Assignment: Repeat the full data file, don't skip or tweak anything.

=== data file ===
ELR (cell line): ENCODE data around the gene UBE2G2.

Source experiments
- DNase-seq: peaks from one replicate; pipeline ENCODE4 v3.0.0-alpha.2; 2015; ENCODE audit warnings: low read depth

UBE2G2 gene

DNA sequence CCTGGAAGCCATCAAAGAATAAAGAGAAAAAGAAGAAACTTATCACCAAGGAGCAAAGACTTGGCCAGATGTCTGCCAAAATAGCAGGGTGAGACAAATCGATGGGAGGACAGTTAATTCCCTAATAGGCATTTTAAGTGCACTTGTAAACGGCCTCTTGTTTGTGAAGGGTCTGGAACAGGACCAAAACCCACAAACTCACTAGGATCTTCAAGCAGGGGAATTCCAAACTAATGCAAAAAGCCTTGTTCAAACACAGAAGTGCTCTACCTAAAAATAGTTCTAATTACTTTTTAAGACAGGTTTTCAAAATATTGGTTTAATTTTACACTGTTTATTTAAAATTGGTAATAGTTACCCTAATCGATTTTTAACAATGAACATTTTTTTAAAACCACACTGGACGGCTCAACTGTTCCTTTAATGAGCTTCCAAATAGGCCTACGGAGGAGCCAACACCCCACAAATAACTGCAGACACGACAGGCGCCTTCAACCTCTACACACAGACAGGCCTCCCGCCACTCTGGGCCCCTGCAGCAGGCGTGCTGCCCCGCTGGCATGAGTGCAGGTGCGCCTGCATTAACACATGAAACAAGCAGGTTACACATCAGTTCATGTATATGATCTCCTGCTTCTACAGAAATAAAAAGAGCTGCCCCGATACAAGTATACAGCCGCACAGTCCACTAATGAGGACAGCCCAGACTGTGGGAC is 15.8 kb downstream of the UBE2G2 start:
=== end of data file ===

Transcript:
ELR (cell line): ENCODE data around the gene UBE2G2.

Source experiments
- DNase-seq: peaks from one replicate; pipeline ENCODE4 v3.0.0-alpha.2; 2015; ENCODE audit warnings: low read depth

UBE2G2 gene

DNA sequence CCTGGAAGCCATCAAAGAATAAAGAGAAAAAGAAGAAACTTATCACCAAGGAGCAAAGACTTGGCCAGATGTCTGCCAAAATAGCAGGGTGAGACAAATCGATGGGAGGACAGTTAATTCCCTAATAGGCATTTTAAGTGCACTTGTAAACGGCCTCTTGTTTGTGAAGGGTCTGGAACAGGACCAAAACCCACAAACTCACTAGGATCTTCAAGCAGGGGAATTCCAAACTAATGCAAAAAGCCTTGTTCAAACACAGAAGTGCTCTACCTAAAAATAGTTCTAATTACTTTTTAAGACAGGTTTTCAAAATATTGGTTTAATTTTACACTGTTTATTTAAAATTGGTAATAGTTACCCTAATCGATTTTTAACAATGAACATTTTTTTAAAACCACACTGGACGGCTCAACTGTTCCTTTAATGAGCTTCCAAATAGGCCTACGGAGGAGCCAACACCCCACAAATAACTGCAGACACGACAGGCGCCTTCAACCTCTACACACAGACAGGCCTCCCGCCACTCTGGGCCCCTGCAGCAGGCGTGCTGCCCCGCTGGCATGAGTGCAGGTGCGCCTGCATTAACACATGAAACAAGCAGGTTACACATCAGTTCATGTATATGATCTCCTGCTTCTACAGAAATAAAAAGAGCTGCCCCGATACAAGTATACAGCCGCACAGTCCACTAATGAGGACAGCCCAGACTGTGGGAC is 15.8 kb downstream of the UBE2G2 start: